The ethical CEO

UND alumnus, former Cargill CEO Greg Page shares insights on family culture he enjoyed and worked to instill for more than 40 years

Greg Page

Former Cargill, Inc., CEO Greg Page came back to UND to speak at his alma mater’s 12th Annual Olafson Ethics Symposium. The symposium, established and supported by UND alumnus Robert Olafson and SEI Investments Co., is designed to engage students, alumni and local business leaders in conversations regarding ethical decision-making. Photo by Richard Larson.

When Greg Page applied to work for Cargill, Inc., as a young man fresh out of UND’s College of Business & Public Administration (CoBPA) in 1974, he told the interviewer he only planned on being there two years before going to work for his father.

“His answer to me was, ‘Well, we’ll see about that,’” said Page. “At the end of two years, I liked the people; I liked the work.”

Page got the job anyway, but a lot happened in the 42 years since he was first assigned as a trainee to the agriculture and industrial support giant’s feed division. He recently retired as Cargill’s chairman and chief executive officer.

“I stayed because of the family and the way they treated the organization from a growth standpoint,” Page said.

Cargill — one of the largest privately held companies in America — provides food, agricultural, financial and industrial products and services to the world, according to its website.

Though he graduated from UND with a degree in economics, Page attributes his success at Cargill to the UND Department of Accountancy.

“I studied economics and accounting, and it proved very serviceable for what I was doing,” he said. “Cargill is a trading company, so the concepts of elasticity and regressions and business law and leans and bailments, all of the things that I learned here (at UND), were useful on the first day.”

Page, a native of Bottineau, N.D., also credits his roots for helping him develop the work habits needed to succeed.

“I think growing up in a small town helps you,” he said. “You realize if you want something to happen, you better pick up the shovel yourself.”

Thomas DiLorenzo and Greg Page

Page (right), a native of Bottineau, N.D., credits his roots for helping him develop the work habits needed to succeed as a longtime businessman and head of one of the nation’s largest privately held companies. Photo by Richard Larson.

Everyday ethics

On Thursday, Nov. 3, Page came back to UND to speak at his alma mater’s 12th Annual Olafson Ethics Symposium. The symposium, established and supported by UND alumnus Robert Olafson and SEI Investments Co., is designed to engage students, alumni and local business leaders in conversations regarding ethical decision-making.

“A lot of good things happened in my life because of UND, so it doesn’t seem too much to ask for me to come back,” Page said. “It’s a small recognition that the tuition I paid was clearly underpriced…in the outcome and totality of my work experience, I got a lot out of the University.”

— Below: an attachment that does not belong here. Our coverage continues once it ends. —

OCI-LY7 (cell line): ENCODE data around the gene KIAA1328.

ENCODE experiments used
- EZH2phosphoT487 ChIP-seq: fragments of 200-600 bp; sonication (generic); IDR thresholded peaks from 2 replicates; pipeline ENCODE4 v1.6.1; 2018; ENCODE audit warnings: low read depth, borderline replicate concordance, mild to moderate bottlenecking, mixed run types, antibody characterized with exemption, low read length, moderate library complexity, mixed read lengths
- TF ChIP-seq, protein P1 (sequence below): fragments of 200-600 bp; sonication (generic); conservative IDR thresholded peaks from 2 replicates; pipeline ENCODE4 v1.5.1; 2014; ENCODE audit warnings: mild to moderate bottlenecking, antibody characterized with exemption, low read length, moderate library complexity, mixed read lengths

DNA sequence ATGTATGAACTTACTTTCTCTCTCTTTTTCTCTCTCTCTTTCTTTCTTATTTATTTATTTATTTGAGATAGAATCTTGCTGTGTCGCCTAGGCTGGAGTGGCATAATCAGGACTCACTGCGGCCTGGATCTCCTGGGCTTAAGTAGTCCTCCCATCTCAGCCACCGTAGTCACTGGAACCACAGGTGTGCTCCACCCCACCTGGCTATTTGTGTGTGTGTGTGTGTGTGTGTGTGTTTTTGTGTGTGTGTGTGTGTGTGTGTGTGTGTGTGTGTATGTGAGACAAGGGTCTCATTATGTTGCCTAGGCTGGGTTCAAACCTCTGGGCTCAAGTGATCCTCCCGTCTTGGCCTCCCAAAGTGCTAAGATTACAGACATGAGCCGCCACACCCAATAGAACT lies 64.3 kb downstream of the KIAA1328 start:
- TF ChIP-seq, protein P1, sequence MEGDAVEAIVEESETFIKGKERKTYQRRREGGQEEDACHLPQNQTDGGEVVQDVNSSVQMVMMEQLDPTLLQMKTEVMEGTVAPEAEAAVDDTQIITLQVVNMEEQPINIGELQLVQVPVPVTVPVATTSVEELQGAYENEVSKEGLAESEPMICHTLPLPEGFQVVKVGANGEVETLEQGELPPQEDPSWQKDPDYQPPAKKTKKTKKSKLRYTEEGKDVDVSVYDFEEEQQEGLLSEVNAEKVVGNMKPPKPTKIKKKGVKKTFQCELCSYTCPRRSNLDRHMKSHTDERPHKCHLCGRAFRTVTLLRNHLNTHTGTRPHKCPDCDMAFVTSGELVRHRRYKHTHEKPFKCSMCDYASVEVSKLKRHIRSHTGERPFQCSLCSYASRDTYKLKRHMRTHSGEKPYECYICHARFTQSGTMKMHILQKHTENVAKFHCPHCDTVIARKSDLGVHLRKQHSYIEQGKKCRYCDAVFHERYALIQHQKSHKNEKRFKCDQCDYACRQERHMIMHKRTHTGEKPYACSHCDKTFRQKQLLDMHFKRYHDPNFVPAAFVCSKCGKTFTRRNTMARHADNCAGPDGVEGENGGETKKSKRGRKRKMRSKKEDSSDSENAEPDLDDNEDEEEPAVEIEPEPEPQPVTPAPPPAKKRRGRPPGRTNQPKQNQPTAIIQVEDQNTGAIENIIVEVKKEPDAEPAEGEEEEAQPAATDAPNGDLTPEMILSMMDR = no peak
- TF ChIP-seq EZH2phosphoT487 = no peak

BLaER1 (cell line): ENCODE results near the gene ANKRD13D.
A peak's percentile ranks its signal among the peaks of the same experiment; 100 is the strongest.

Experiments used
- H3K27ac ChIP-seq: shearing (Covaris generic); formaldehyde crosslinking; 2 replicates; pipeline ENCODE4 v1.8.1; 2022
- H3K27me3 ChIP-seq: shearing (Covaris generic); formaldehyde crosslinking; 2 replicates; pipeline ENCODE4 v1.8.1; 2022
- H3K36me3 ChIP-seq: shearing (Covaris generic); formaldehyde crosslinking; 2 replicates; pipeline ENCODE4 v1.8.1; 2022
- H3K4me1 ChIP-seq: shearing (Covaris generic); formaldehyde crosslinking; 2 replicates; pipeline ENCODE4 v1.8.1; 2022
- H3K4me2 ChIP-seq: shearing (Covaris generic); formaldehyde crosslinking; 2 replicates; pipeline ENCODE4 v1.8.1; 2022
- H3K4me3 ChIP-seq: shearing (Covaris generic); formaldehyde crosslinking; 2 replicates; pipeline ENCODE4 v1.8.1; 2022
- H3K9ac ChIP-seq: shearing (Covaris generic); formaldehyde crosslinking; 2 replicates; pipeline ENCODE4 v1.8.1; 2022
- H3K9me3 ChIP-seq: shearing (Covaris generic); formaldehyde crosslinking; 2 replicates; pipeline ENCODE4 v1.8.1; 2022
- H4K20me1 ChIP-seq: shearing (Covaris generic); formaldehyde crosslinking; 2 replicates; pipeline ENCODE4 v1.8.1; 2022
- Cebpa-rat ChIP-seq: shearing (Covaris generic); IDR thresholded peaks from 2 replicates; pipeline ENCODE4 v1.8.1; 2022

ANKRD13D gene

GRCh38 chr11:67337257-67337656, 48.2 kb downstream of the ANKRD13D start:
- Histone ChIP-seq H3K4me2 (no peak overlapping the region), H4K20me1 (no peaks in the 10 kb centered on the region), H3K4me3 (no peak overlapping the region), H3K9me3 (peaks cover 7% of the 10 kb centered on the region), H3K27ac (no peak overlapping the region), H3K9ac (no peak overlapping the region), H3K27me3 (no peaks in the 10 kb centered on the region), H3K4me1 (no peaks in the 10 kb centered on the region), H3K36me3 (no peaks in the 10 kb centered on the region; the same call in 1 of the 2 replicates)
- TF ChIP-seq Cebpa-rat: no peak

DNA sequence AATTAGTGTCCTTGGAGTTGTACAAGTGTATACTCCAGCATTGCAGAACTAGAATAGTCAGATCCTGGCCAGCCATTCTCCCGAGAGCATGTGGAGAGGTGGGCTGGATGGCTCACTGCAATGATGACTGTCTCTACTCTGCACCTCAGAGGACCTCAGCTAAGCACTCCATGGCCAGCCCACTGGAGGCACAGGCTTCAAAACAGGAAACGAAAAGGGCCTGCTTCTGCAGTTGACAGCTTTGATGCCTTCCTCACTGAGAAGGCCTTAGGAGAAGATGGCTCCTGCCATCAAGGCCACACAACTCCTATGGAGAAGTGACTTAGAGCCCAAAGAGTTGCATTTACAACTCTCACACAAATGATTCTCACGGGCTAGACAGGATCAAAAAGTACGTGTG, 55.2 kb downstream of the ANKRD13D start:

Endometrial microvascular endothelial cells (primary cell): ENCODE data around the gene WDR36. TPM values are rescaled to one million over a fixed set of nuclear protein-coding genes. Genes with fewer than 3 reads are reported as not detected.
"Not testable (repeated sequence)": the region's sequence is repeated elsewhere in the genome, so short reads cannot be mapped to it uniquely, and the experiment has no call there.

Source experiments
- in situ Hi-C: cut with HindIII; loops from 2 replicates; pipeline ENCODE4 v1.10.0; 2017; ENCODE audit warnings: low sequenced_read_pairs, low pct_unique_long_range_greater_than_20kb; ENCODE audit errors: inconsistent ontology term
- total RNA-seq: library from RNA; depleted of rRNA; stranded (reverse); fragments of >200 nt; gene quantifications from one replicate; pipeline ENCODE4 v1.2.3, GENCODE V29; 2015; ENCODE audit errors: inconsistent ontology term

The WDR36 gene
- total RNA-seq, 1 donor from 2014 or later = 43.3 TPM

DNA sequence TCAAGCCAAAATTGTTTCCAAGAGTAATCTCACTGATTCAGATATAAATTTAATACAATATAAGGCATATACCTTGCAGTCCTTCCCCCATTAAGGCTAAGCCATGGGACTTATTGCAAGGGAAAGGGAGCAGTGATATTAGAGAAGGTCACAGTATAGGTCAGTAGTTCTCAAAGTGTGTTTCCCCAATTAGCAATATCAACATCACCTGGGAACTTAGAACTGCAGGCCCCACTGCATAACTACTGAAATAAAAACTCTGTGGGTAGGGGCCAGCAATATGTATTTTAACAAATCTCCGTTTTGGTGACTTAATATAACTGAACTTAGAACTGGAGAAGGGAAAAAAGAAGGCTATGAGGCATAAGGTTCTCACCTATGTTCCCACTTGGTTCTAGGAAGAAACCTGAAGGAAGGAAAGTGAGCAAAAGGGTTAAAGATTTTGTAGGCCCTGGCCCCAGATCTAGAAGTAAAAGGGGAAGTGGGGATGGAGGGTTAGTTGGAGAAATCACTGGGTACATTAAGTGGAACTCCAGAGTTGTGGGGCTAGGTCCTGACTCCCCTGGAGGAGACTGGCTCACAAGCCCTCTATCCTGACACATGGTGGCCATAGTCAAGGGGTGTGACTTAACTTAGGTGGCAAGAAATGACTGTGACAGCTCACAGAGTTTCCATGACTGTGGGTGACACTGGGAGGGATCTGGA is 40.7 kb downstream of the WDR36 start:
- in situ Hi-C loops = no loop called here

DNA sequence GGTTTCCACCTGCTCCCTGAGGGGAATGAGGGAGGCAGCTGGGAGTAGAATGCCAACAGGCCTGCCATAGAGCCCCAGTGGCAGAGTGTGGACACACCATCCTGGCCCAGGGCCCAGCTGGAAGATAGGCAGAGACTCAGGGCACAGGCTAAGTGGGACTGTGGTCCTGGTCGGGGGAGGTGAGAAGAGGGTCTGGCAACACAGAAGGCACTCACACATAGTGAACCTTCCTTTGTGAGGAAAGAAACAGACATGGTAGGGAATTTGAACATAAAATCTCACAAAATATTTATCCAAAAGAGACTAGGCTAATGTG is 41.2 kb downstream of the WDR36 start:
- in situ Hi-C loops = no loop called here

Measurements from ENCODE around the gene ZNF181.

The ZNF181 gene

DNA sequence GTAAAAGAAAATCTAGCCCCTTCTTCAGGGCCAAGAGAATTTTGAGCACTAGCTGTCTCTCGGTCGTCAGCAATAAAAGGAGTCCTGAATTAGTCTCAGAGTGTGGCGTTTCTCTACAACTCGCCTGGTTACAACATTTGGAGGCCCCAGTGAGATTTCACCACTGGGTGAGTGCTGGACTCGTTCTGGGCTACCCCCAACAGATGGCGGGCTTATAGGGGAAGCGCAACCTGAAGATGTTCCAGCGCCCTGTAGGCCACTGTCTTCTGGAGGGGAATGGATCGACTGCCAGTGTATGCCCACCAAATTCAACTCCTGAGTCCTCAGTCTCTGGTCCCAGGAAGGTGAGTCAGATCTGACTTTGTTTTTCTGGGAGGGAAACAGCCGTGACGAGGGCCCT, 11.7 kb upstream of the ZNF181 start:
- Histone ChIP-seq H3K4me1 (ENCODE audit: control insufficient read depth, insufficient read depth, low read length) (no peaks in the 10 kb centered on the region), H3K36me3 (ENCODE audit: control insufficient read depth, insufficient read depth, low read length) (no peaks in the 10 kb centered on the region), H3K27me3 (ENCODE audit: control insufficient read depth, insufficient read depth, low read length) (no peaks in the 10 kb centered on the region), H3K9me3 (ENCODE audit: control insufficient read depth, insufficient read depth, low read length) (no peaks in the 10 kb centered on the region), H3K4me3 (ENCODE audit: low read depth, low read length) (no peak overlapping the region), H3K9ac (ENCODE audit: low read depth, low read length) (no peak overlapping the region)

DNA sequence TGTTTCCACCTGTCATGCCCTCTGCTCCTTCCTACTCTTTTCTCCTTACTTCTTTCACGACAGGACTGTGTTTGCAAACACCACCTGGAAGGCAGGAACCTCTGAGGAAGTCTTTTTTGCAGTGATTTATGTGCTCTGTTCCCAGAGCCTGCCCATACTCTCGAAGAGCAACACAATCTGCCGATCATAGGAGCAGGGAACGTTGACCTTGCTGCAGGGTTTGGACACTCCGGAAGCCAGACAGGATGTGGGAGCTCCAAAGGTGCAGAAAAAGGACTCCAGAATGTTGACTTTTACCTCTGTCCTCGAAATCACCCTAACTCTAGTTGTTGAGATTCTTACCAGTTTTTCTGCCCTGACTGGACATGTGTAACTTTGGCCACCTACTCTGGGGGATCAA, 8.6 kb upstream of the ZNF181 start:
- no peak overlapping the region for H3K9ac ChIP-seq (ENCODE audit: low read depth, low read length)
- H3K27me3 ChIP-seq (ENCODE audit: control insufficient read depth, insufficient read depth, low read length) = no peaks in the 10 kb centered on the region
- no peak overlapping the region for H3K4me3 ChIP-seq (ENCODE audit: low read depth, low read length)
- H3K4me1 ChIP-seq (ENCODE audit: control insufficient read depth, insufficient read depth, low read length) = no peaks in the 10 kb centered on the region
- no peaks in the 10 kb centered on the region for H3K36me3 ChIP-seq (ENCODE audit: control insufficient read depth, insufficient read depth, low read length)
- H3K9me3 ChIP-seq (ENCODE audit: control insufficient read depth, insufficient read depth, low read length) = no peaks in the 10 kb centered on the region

More than 350 people attended Page’s lecture in which he discussed his experiences at Cargill, as well as the ethical standards the company highly values.

Both Page and Olafson feel that ethical decision-making should be a part of everyday life.

“Ethical values are something that are always there, but it’s not something that you always sit down and take the time to think about,” Olafson said. “I hope it’s helpful to the students to have these opportunities to really think about it and be a little bit more prepared as they go out to start the rest of their lives.”

Page’s visit came less than a month after Sally Smith, another high-profile business alum, was the featured speaker at this year’s annual Mellem Business Symposium, also hosted by the CoBPA. Smith is the CEO of the popular bar-and-grill franchiser Buffalo Wild Wings.

Giving back

In addition to donating his time to UND, Page gives back financially. He is a frequent donor to the CoBPA in the form of student scholarships and other support gifts. For the 2015-2016 school year, Page awarded scholarship money to 29 different students.

“It’s so fun to get the (‘thank you’) letters from the scholarship recipients,” Page said. “They tell me where they’re from, what they’re studying, and what they want to do when they graduate. It really personalizes the fact that it’s not just a financial gift. It comes through in a lot of the letters — how delighted they are to receive it. But more importantly, I’m delighted to hear what they’re doing with this education and what their aspirations are.” 

Though he’s recently retired, Page says he’s finding ways to stay busy.

Page currently serves as a member of the board of directors of Eaton Corporation, Deere & Company, and 3M. He is a past chair of the board of Big Brothers Big Sisters of America, and immediate past president of the Northern-Star Council of the Boy Scouts of America.

Page is a past winner of the Sioux Award, the highest honor given by the UND Alumni Association & Foundation, and he also received an honorary Doctor of Letters degree from UND this year.

Averi Haugesag
College of Business & Public Administration